Posted by: chrismaser | January 4, 2014




Chris Maser


In reading this book, keep in mind that our earthscape is composed of three interactive spheres: the atmosphere (air), the litho-hydrosphere (the rock that constitutes the restless continents and the water that surrounds them), and the biosphere (the life forms that exist within and between the other two spheres). We humans, however, arbitrarily delineate our seamless world into discrete ecosystems as we try to understand the fluid interactions among the nonliving and living components of planet Earth. If you picture the interconnectivity of the three spheres as being analogous to the motion of a waterbed, you will see how patently impossible such divisions are because you cannot touch any part of a filled waterbed without affecting the whole of it.

So it is that rivers of air carry water from the oceans to every location on Earth and thus not only are the non-substitutable source of our potable water but also give life to the soil and all that grows therein—our food. In turn, how we treat the land ultimately protects the purity of the world’s air, water, and soil or degrades them with pollution. In like measure, the way in which we treat the oceans determines the long-term sustainability of their biophysical services, which we rely on for a good quality life, as opposed to a desperate struggle for mere survival. And, finally, how we act toward the air determines whether the world breathes freely or suffocates in pollution, which ultimately controls how the global climate reacts to the choices we make.

Together, these three spheres form myriad interactive, self-reinforcing feedback loops that affect all life on Earth. And, it is the reciprocity of these feedback loops that form the legacy we leave—one that either liberates or progressively constrains all generations. The choice of how we, the adults of the world, behave is ours—either with psychological maturity and sacred humility or self-indulgence and monetary arrogance. How will you choose?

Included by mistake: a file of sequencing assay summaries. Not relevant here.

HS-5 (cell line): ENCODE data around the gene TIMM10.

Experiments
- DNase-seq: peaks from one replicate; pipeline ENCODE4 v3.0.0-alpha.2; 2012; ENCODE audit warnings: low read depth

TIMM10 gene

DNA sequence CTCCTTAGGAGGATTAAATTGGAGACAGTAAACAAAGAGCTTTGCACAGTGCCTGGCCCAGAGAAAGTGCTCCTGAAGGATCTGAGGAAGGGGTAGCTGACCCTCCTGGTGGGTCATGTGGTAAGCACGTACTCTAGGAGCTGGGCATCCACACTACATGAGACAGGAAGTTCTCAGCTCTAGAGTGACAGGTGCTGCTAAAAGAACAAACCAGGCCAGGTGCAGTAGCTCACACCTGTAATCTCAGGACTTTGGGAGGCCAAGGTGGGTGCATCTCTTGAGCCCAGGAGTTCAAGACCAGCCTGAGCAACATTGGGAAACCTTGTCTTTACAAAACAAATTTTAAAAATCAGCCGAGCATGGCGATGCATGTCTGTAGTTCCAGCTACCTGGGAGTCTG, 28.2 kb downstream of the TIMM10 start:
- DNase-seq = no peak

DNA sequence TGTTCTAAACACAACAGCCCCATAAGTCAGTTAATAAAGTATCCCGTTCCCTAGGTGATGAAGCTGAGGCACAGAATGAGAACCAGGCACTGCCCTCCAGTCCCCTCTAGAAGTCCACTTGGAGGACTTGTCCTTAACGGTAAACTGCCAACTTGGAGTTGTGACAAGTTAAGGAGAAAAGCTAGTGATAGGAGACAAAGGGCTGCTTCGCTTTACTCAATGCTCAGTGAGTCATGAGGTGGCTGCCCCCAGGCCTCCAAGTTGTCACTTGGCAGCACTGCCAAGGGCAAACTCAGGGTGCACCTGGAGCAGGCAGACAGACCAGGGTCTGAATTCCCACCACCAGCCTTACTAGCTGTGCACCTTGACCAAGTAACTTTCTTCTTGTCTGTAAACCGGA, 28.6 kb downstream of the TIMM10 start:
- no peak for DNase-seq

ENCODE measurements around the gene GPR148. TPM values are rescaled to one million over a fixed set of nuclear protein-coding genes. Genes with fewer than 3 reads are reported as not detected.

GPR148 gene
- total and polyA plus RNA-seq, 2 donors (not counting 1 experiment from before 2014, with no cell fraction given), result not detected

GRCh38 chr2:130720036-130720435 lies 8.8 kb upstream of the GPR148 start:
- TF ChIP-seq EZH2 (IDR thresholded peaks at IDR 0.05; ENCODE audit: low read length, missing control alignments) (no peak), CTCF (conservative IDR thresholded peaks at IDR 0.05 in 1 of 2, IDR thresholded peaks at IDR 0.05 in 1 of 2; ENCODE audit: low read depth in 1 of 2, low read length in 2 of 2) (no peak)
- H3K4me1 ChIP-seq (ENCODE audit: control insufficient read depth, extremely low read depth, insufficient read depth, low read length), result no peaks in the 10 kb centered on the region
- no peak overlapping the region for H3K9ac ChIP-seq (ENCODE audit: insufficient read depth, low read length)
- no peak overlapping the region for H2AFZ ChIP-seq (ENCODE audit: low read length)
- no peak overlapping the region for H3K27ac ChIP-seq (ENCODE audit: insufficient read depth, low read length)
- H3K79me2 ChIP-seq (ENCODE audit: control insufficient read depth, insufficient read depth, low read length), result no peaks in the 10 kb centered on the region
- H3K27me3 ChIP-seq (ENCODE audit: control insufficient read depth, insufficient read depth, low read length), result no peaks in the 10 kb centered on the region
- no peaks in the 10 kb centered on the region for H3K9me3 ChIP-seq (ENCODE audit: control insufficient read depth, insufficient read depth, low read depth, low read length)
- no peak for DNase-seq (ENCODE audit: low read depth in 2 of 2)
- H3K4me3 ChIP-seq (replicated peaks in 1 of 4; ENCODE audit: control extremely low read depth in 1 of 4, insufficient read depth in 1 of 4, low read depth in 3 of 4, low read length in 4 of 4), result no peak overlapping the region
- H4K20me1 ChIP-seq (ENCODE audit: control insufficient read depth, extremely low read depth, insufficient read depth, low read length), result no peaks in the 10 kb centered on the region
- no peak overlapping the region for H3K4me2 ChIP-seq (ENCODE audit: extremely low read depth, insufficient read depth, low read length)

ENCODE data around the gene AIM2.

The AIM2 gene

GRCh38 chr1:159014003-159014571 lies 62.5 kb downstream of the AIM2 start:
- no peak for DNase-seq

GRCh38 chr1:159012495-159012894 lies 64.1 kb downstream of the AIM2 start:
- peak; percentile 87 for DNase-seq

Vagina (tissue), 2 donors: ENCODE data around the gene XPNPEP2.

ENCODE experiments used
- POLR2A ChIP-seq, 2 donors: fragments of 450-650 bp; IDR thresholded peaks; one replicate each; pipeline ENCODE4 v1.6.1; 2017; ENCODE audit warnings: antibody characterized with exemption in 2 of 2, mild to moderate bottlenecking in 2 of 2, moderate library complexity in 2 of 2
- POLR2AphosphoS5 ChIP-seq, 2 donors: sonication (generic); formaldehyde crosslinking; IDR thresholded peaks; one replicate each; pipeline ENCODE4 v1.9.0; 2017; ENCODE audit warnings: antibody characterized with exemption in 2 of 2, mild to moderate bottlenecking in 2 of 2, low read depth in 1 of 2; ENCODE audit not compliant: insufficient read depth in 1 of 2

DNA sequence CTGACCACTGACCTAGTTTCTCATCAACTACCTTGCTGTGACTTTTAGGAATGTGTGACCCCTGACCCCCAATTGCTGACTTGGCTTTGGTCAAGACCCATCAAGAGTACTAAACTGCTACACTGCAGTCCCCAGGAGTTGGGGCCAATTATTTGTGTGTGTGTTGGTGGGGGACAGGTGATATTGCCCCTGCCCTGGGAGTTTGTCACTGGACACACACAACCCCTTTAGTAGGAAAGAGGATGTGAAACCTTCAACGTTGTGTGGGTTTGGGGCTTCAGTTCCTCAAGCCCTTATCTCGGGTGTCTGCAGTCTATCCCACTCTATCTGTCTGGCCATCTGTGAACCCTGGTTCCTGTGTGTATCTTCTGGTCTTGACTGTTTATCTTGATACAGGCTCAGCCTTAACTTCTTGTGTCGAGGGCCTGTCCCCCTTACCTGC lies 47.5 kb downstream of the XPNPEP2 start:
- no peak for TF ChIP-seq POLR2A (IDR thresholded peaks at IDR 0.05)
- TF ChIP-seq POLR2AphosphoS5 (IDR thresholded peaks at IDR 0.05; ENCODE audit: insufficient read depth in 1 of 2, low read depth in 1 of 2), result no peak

Finally, this CRC series of books on the various facets social-environmental sustainability is a forum wherein those who dare to seek harmony and wholeness can struggle to integrate disciplines and balance the material world with the spiritual, the scientific with the social, and in so doing expose their vulnerabilities, human frailties, and hope, as well as their visions for a viable future.

As the title of this book implies, the human component of the world is a critically important—but often overlooked or blatantly ignored—dimension of social-environmental sustainability. Yet, it is the integrity of the relationships among the diverse elements in any system that both defines the system through its functional processes and confers sustainability to the system in its functioning. Interactions of Land, Ocean and Humans: A Global Perspective examines this notion in terms of nature, culture, and the irrevocable relationships between them.

Chris Maser, Series Editor